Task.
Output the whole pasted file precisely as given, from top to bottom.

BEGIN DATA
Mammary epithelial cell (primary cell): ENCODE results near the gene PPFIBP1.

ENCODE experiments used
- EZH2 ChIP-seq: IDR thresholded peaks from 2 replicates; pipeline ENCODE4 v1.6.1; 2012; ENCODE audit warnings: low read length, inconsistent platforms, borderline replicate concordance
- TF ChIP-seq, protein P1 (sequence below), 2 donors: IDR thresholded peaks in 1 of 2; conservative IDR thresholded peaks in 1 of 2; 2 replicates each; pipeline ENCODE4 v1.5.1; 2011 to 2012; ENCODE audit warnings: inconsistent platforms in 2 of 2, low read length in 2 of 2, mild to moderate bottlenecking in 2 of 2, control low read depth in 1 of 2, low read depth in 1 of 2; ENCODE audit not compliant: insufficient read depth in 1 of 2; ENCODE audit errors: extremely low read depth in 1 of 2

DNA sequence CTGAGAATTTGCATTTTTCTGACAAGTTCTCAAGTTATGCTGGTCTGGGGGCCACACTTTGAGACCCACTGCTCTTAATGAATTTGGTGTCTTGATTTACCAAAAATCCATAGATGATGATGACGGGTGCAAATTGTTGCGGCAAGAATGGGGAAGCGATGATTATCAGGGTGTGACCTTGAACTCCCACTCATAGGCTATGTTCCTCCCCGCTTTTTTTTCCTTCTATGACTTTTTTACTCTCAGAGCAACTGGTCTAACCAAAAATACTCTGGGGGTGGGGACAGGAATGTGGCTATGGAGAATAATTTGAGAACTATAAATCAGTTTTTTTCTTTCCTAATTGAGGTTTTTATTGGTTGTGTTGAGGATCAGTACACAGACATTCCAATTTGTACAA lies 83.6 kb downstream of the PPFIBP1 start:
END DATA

Mammary epithelial cell (primary cell): ENCODE results near the gene PPFIBP1.

ENCODE experiments used
- EZH2 ChIP-seq: IDR thresholded peaks from 2 replicates; pipeline ENCODE4 v1.6.1; 2012; ENCODE audit warnings: low read length, inconsistent platforms, borderline replicate concordance
- TF ChIP-seq, protein P1 (sequence below), 2 donors: IDR thresholded peaks in 1 of 2; conservative IDR thresholded peaks in 1 of 2; 2 replicates each; pipeline ENCODE4 v1.5.1; 2011 to 2012; ENCODE audit warnings: inconsistent platforms in 2 of 2, low read length in 2 of 2, mild to moderate bottlenecking in 2 of 2, control low read depth in 1 of 2, low read depth in 1 of 2; ENCODE audit not compliant: insufficient read depth in 1 of 2; ENCODE audit errors: extremely low read depth in 1 of 2

DNA sequence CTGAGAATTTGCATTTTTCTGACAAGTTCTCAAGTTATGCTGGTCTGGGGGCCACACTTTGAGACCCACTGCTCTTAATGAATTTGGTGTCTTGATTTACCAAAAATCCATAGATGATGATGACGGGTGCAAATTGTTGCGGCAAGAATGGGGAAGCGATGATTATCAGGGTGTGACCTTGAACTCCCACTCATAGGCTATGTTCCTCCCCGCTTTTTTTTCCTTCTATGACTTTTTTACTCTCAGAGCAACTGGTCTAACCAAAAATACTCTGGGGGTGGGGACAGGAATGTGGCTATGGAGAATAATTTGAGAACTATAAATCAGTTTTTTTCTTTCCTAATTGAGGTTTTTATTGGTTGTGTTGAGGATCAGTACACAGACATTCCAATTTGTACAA lies 83.6 kb downstream of the PPFIBP1 start: